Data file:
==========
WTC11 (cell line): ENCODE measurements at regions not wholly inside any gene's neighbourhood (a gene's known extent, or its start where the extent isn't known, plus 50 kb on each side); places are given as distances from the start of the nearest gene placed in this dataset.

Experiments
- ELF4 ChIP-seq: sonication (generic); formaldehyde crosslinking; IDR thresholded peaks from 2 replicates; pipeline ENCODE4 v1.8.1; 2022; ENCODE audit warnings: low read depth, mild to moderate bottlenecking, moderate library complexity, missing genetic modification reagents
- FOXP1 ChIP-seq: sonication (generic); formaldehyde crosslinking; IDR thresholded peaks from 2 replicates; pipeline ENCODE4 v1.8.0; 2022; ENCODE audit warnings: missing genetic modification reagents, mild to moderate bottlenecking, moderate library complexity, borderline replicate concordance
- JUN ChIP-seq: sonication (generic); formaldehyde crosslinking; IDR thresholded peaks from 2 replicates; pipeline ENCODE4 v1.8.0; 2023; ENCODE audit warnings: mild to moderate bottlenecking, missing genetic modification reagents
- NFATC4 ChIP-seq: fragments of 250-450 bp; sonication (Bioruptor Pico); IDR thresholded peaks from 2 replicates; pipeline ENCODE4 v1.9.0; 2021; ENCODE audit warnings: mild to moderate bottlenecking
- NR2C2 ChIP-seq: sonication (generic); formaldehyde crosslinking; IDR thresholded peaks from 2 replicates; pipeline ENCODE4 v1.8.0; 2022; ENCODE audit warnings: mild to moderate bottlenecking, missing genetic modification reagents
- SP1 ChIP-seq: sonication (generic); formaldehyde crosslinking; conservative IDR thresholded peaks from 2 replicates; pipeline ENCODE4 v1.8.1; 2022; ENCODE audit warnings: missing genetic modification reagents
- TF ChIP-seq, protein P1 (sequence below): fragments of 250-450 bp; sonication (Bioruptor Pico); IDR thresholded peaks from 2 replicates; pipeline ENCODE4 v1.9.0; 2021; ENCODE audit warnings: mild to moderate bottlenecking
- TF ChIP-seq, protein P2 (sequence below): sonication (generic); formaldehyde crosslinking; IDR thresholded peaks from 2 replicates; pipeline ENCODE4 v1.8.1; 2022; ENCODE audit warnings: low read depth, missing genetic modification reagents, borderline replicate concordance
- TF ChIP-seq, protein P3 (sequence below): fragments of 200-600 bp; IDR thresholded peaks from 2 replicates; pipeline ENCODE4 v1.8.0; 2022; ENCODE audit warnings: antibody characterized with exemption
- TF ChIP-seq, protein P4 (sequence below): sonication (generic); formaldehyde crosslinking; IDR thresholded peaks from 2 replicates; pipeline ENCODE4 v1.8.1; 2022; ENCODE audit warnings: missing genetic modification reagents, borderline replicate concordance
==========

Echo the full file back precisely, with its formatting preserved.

WTC11 (cell line): ENCODE measurements at regions not wholly inside any gene's neighbourhood (a gene's known extent, or its start where the extent isn't known, plus 50 kb on each side); places are given as distances from the start of the nearest gene placed in this dataset.

Experiments
- ELF4 ChIP-seq: sonication (generic); formaldehyde crosslinking; IDR thresholded peaks from 2 replicates; pipeline ENCODE4 v1.8.1; 2022; ENCODE audit warnings: low read depth, mild to moderate bottlenecking, moderate library complexity, missing genetic modification reagents
- FOXP1 ChIP-seq: sonication (generic); formaldehyde crosslinking; IDR thresholded peaks from 2 replicates; pipeline ENCODE4 v1.8.0; 2022; ENCODE audit warnings: missing genetic modification reagents, mild to moderate bottlenecking, moderate library complexity, borderline replicate concordance
- JUN ChIP-seq: sonication (generic); formaldehyde crosslinking; IDR thresholded peaks from 2 replicates; pipeline ENCODE4 v1.8.0; 2023; ENCODE audit warnings: mild to moderate bottlenecking, missing genetic modification reagents
- NFATC4 ChIP-seq: fragments of 250-450 bp; sonication (Bioruptor Pico); IDR thresholded peaks from 2 replicates; pipeline ENCODE4 v1.9.0; 2021; ENCODE audit warnings: mild to moderate bottlenecking
- NR2C2 ChIP-seq: sonication (generic); formaldehyde crosslinking; IDR thresholded peaks from 2 replicates; pipeline ENCODE4 v1.8.0; 2022; ENCODE audit warnings: mild to moderate bottlenecking, missing genetic modification reagents
- SP1 ChIP-seq: sonication (generic); formaldehyde crosslinking; conservative IDR thresholded peaks from 2 replicates; pipeline ENCODE4 v1.8.1; 2022; ENCODE audit warnings: missing genetic modification reagents
- TF ChIP-seq, protein P1 (sequence below): fragments of 250-450 bp; sonication (Bioruptor Pico); IDR thresholded peaks from 2 replicates; pipeline ENCODE4 v1.9.0; 2021; ENCODE audit warnings: mild to moderate bottlenecking
- TF ChIP-seq, protein P2 (sequence below): sonication (generic); formaldehyde crosslinking; IDR thresholded peaks from 2 replicates; pipeline ENCODE4 v1.8.1; 2022; ENCODE audit warnings: low read depth, missing genetic modification reagents, borderline replicate concordance
- TF ChIP-seq, protein P3 (sequence below): fragments of 200-600 bp; IDR thresholded peaks from 2 replicates; pipeline ENCODE4 v1.8.0; 2022; ENCODE audit warnings: antibody characterized with exemption
- TF ChIP-seq, protein P4 (sequence below): sonication (generic); formaldehyde crosslinking; IDR thresholded peaks from 2 replicates; pipeline ENCODE4 v1.8.1; 2022; ENCODE audit warnings: missing genetic modification reagents, borderline replicate concordance